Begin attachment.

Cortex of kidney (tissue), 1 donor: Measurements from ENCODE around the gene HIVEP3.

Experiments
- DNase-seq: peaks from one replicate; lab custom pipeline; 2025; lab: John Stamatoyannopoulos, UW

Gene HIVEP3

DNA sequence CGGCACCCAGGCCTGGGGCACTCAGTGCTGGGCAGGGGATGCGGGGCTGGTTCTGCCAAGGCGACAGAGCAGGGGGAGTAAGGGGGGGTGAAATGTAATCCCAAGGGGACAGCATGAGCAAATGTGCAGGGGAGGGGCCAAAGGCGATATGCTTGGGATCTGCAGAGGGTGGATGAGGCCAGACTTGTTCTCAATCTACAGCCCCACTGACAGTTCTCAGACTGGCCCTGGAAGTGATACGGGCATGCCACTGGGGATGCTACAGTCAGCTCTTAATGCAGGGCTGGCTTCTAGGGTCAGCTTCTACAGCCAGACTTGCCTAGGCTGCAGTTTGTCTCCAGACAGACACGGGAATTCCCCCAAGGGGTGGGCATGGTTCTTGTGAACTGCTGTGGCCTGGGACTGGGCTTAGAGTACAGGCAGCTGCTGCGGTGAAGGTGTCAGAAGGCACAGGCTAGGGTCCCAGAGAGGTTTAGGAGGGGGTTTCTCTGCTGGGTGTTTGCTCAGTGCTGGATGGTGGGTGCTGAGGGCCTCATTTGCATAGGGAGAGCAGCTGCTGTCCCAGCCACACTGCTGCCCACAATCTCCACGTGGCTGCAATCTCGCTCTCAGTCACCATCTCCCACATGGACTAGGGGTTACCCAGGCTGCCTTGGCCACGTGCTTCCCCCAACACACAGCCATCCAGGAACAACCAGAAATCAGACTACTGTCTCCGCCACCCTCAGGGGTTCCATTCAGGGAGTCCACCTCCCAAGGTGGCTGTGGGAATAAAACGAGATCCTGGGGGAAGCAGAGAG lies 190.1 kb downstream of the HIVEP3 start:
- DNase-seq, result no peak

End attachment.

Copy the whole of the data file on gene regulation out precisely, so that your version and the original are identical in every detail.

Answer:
Cortex of kidney (tissue), 1 donor: Measurements from ENCODE around the gene HIVEP3.

Experiments
- DNase-seq: peaks from one replicate; lab custom pipeline; 2025; lab: John Stamatoyannopoulos, UW

Gene HIVEP3

DNA sequence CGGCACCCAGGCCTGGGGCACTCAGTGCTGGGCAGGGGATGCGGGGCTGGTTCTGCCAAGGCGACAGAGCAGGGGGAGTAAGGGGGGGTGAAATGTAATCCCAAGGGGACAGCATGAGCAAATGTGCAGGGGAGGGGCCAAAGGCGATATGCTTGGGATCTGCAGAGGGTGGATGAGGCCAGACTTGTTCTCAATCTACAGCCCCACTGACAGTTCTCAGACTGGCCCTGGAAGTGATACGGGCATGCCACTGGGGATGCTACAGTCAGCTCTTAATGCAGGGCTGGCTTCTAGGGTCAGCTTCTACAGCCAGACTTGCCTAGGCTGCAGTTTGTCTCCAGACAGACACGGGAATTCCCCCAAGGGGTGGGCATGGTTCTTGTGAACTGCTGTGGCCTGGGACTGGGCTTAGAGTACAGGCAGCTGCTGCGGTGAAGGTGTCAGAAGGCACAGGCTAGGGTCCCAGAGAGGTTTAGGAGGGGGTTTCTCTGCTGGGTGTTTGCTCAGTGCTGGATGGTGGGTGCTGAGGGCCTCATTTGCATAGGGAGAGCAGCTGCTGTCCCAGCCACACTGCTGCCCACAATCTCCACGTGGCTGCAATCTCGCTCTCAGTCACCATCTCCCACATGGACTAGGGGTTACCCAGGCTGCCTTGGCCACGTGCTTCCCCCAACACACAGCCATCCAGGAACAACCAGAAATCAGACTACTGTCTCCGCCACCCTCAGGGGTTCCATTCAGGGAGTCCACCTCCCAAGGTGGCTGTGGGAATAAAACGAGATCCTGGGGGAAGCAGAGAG lies 190.1 kb downstream of the HIVEP3 start:
- DNase-seq, result no peak